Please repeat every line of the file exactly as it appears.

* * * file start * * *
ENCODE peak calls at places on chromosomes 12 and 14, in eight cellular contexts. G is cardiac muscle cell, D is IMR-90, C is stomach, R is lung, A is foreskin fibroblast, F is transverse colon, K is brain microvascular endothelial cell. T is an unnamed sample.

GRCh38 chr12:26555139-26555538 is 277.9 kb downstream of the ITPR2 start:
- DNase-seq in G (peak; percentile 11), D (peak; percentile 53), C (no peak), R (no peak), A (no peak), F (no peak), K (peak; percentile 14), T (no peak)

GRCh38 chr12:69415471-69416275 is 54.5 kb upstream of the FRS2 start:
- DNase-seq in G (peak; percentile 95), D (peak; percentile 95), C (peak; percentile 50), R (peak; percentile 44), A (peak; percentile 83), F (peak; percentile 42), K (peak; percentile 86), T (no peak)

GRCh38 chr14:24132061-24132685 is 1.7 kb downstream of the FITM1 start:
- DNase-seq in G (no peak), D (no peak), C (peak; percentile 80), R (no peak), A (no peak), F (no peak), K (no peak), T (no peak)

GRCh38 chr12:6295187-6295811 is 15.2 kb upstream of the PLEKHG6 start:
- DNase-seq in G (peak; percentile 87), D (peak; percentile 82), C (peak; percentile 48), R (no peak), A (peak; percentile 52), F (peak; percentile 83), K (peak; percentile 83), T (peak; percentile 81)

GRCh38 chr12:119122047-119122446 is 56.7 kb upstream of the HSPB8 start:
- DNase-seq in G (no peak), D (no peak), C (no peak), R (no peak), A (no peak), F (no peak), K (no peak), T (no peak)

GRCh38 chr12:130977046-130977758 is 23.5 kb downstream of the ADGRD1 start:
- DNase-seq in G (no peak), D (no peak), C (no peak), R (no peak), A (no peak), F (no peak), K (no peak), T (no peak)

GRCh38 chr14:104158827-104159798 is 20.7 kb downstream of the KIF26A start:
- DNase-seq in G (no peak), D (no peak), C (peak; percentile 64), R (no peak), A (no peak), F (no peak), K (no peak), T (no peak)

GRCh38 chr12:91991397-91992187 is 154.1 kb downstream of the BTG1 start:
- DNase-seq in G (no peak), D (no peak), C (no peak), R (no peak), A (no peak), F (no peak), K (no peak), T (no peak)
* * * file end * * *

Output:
ENCODE peak calls at places on chromosomes 12 and 14, in eight cellular contexts. G is cardiac muscle cell, D is IMR-90, C is stomach, R is lung, A is foreskin fibroblast, F is transverse colon, K is brain microvascular endothelial cell. T is an unnamed sample.

GRCh38 chr12:26555139-26555538 is 277.9 kb downstream of the ITPR2 start:
- DNase-seq in G (peak; percentile 11), D (peak; percentile 53), C (no peak), R (no peak), A (no peak), F (no peak), K (peak; percentile 14), T (no peak)

GRCh38 chr12:69415471-69416275 is 54.5 kb upstream of the FRS2 start:
- DNase-seq in G (peak; percentile 95), D (peak; percentile 95), C (peak; percentile 50), R (peak; percentile 44), A (peak; percentile 83), F (peak; percentile 42), K (peak; percentile 86), T (no peak)

GRCh38 chr14:24132061-24132685 is 1.7 kb downstream of the FITM1 start:
- DNase-seq in G (no peak), D (no peak), C (peak; percentile 80), R (no peak), A (no peak), F (no peak), K (no peak), T (no peak)

GRCh38 chr12:6295187-6295811 is 15.2 kb upstream of the PLEKHG6 start:
- DNase-seq in G (peak; percentile 87), D (peak; percentile 82), C (peak; percentile 48), R (no peak), A (peak; percentile 52), F (peak; percentile 83), K (peak; percentile 83), T (peak; percentile 81)

GRCh38 chr12:119122047-119122446 is 56.7 kb upstream of the HSPB8 start:
- DNase-seq in G (no peak), D (no peak), C (no peak), R (no peak), A (no peak), F (no peak), K (no peak), T (no peak)

GRCh38 chr12:130977046-130977758 is 23.5 kb downstream of the ADGRD1 start:
- DNase-seq in G (no peak), D (no peak), C (no peak), R (no peak), A (no peak), F (no peak), K (no peak), T (no peak)

GRCh38 chr14:104158827-104159798 is 20.7 kb downstream of the KIF26A start:
- DNase-seq in G (no peak), D (no peak), C (peak; percentile 64), R (no peak), A (no peak), F (no peak), K (no peak), T (no peak)

GRCh38 chr12:91991397-91992187 is 154.1 kb downstream of the BTG1 start:
- DNase-seq in G (no peak), D (no peak), C (no peak), R (no peak), A (no peak), F (no peak), K (no peak), T (no peak)